The United States and Italy on Friday disagreed on the conclusions of a joint investigation into the killing of an Italian agent by U.S. troops in Iraq, further straining ties between the two allies.
U.S. soldiers killed Italian intelligence officer &to=http:// english.pravda.ru/mailbox/22/101/399/14961_Miller.html ' target=_blank>Nicola Calipari on March 4 when they opened fire on a car heading for Baghdad airport in which he was escorting Italian journalist Giuliana Sgrena, who had just been released by kidnappers.
U.S. officials said the soldiers followed their rules of engagement in firing on the car as it moved toward a checkpoint and should not be punished. Italy disputed this and left open the possibility of pursuing the matter in the courts.
"The investigators did not arrive at shared final conclusions even though, after examining jointly the evidence, they did agree on facts, findings and recommendations on numerous issues," the United States and Italy said in a joint statement issued by the State Department. The United States put the best face on what has been a major embarrassment for the Bush administration, saying the two governments remained allies and friends despite the incident.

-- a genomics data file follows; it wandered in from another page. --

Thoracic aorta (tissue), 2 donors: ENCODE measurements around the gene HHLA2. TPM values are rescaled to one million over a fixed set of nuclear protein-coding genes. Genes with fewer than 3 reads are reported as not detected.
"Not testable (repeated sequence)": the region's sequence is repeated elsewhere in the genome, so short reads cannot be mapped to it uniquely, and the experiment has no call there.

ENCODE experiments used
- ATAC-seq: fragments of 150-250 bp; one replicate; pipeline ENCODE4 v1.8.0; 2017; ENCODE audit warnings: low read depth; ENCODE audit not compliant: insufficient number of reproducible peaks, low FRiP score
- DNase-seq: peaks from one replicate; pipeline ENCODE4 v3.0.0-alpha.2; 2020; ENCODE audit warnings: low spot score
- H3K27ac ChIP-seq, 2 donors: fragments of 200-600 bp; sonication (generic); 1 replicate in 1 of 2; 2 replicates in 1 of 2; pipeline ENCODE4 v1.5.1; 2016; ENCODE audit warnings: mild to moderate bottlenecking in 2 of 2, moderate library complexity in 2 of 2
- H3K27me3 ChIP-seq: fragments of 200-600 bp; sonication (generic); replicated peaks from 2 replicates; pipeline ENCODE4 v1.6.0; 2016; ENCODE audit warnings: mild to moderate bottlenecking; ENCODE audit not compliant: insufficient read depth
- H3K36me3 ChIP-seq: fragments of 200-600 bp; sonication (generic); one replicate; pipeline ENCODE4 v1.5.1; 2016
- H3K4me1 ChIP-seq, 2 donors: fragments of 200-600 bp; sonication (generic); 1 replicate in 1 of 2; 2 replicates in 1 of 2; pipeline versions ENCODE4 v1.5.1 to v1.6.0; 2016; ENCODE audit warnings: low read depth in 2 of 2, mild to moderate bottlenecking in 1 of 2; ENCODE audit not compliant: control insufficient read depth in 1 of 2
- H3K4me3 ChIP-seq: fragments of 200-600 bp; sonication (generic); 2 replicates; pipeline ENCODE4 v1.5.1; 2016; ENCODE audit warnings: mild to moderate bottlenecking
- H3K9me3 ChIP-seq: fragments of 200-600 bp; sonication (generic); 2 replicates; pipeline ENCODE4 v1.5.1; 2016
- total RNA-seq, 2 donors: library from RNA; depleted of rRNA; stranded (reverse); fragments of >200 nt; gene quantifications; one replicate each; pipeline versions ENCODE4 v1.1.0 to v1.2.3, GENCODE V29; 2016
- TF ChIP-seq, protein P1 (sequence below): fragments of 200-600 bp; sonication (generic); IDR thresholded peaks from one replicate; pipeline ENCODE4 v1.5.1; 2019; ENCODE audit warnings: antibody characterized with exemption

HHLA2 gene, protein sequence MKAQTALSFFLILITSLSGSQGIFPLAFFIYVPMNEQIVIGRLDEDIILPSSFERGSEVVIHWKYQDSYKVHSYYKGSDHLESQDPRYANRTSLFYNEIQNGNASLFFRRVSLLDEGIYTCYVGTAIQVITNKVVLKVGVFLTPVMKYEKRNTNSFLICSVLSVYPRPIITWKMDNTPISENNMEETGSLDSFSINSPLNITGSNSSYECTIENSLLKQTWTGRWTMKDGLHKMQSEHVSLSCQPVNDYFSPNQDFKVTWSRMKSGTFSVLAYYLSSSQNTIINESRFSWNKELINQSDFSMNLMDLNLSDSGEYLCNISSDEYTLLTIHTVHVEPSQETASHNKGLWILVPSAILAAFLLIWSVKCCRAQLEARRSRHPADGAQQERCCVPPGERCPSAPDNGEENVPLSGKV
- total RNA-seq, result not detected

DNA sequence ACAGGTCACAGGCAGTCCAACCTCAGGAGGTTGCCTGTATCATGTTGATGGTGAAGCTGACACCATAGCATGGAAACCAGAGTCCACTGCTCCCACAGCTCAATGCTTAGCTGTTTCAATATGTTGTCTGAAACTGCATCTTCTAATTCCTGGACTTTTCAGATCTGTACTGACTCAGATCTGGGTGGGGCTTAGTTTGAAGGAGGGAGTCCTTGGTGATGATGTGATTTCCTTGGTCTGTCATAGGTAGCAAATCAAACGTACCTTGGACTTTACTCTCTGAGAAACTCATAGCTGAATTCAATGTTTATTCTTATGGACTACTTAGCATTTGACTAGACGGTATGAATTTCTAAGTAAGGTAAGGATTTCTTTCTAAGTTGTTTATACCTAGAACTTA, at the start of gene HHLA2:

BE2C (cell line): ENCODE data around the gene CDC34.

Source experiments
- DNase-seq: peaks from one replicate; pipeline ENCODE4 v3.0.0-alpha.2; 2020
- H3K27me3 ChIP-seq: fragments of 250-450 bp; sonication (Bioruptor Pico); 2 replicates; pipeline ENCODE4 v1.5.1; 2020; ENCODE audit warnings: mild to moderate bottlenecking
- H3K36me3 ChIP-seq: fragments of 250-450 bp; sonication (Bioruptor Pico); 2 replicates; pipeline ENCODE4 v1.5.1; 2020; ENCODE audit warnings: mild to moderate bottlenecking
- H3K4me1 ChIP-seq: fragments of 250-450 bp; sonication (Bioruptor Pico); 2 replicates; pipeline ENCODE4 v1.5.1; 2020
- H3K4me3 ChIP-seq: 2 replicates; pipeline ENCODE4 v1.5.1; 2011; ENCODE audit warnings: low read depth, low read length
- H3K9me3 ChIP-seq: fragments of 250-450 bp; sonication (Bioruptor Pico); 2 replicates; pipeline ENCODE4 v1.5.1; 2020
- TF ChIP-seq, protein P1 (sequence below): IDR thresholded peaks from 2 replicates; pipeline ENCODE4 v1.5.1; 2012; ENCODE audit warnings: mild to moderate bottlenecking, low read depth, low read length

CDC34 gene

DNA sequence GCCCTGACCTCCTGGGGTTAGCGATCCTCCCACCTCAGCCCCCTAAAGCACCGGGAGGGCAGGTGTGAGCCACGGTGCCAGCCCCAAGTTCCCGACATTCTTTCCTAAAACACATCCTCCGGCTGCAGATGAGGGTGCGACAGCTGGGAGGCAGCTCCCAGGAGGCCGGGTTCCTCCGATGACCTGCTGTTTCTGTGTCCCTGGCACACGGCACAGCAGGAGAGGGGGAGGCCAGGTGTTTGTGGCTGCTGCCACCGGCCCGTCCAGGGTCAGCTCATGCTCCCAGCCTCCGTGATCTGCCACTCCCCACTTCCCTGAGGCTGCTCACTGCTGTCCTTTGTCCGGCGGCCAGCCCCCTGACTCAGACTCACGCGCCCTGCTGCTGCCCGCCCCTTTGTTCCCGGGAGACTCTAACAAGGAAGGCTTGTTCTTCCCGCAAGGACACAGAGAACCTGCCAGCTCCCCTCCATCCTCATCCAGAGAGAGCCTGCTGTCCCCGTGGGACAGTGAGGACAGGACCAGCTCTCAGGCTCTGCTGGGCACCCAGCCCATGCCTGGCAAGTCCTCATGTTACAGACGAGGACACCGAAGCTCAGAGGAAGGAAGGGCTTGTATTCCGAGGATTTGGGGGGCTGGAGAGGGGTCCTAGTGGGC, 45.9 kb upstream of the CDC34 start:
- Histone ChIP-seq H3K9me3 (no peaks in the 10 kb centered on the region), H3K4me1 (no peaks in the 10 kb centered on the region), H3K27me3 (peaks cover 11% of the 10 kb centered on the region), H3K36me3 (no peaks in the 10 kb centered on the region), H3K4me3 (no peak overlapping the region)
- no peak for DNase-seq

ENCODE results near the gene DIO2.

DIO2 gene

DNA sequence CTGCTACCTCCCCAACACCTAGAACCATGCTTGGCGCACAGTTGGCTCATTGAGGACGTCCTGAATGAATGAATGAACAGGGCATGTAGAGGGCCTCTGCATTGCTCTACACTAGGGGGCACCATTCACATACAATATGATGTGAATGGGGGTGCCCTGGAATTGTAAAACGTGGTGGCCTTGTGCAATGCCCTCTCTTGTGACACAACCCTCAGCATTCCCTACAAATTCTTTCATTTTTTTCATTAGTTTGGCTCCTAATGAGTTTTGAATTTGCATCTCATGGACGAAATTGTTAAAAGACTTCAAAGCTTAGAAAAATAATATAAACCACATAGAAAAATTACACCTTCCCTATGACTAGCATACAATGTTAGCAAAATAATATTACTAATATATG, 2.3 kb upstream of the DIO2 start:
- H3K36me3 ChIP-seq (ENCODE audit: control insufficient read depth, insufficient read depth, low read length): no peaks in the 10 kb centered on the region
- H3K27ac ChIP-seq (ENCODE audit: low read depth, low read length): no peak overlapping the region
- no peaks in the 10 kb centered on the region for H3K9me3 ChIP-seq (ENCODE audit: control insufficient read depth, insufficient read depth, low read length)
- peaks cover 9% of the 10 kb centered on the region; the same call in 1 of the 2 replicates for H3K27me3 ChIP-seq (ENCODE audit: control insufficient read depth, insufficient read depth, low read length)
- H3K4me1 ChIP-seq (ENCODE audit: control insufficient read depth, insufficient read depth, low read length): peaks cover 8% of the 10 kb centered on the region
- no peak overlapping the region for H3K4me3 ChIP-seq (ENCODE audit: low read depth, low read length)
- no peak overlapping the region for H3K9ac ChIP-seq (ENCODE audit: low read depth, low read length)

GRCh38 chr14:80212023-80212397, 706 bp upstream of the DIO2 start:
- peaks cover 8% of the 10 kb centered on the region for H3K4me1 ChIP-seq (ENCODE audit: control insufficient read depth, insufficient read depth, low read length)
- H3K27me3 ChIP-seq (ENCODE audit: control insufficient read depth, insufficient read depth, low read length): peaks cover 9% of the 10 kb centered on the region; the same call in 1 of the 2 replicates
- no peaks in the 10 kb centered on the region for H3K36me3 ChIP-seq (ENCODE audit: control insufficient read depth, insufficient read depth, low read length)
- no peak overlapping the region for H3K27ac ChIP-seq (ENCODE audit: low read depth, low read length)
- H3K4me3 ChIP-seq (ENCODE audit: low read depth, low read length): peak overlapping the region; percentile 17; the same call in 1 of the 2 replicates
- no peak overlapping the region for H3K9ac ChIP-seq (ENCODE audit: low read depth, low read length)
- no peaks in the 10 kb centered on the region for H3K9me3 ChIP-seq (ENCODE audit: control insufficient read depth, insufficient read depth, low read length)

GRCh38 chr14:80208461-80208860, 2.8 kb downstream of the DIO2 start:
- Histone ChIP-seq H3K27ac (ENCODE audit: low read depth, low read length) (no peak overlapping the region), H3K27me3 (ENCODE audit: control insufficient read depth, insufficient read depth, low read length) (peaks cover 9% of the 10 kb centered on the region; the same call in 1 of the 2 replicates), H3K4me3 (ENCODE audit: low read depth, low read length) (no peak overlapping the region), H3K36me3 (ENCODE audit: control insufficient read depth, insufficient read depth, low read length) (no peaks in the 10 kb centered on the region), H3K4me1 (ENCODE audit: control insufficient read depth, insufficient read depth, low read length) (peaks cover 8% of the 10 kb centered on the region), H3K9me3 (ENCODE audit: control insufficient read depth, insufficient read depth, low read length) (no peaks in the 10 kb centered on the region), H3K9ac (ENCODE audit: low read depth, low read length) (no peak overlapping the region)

State Department spokesman &to=http:// english.pravda.ru/printed.html?news_id=11708 ' target=_blank>Adam Ereli said the United States and Italy disagreed on some facts as well as on the probe's conclusions and said no joint report would be issued, tells Reuters.
According to the New York Times, tensions between Italy and the United States, close friends and allies in Iraq, had been rising over the inquiry into the death of the intelligence agent, Nicola Calipari, in Baghdad. The shooting fueled the growing opposition in Italy to that country's involvement in the Iraq war, and put increasing pressure on Mr. Berlusconi to withdraw Italy's estimated 3,000 troops from Iraq. The joint statement strived to underline the strength of the ties between the two countries.
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